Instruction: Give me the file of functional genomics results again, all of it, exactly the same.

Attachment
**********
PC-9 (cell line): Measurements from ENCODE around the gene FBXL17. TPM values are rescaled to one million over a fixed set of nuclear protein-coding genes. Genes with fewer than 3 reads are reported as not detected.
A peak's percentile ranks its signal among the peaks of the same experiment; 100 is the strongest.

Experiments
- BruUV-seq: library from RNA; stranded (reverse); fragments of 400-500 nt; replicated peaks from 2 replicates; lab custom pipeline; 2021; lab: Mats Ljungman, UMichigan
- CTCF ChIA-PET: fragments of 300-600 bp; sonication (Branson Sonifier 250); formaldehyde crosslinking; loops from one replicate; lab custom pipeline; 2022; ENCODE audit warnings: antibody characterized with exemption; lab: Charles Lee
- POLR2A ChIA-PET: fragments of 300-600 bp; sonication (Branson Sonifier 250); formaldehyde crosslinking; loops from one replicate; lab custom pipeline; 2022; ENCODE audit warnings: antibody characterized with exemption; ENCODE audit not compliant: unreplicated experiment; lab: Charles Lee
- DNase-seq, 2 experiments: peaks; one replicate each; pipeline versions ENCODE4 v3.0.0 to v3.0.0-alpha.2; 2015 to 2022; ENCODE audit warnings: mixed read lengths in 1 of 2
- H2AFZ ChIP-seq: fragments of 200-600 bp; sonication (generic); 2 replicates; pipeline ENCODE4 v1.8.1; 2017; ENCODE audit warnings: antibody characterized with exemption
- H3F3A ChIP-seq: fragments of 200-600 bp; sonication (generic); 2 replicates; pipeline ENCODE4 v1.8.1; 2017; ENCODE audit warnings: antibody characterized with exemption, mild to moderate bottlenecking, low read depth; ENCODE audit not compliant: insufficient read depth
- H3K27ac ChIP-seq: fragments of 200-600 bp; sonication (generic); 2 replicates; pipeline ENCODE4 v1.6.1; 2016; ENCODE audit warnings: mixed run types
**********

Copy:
PC-9 (cell line): Measurements from ENCODE around the gene FBXL17. TPM values are rescaled to one million over a fixed set of nuclear protein-coding genes. Genes with fewer than 3 reads are reported as not detected.
A peak's percentile ranks its signal among the peaks of the same experiment; 100 is the strongest.

Experiments
- BruUV-seq: library from RNA; stranded (reverse); fragments of 400-500 nt; replicated peaks from 2 replicates; lab custom pipeline; 2021; lab: Mats Ljungman, UMichigan
- CTCF ChIA-PET: fragments of 300-600 bp; sonication (Branson Sonifier 250); formaldehyde crosslinking; loops from one replicate; lab custom pipeline; 2022; ENCODE audit warnings: antibody characterized with exemption; lab: Charles Lee
- POLR2A ChIA-PET: fragments of 300-600 bp; sonication (Branson Sonifier 250); formaldehyde crosslinking; loops from one replicate; lab custom pipeline; 2022; ENCODE audit warnings: antibody characterized with exemption; ENCODE audit not compliant: unreplicated experiment; lab: Charles Lee
- DNase-seq, 2 experiments: peaks; one replicate each; pipeline versions ENCODE4 v3.0.0 to v3.0.0-alpha.2; 2015 to 2022; ENCODE audit warnings: mixed read lengths in 1 of 2
- H2AFZ ChIP-seq: fragments of 200-600 bp; sonication (generic); 2 replicates; pipeline ENCODE4 v1.8.1; 2017; ENCODE audit warnings: antibody characterized with exemption
- H3F3A ChIP-seq: fragments of 200-600 bp; sonication (generic); 2 replicates; pipeline ENCODE4 v1.8.1; 2017; ENCODE audit warnings: antibody characterized with exemption, mild to moderate bottlenecking, low read depth; ENCODE audit not compliant: insufficient read depth
- H3K27ac ChIP-seq: fragments of 200-600 bp; sonication (generic); 2 replicates; pipeline ENCODE4 v1.6.1; 2016; ENCODE audit warnings: mixed run types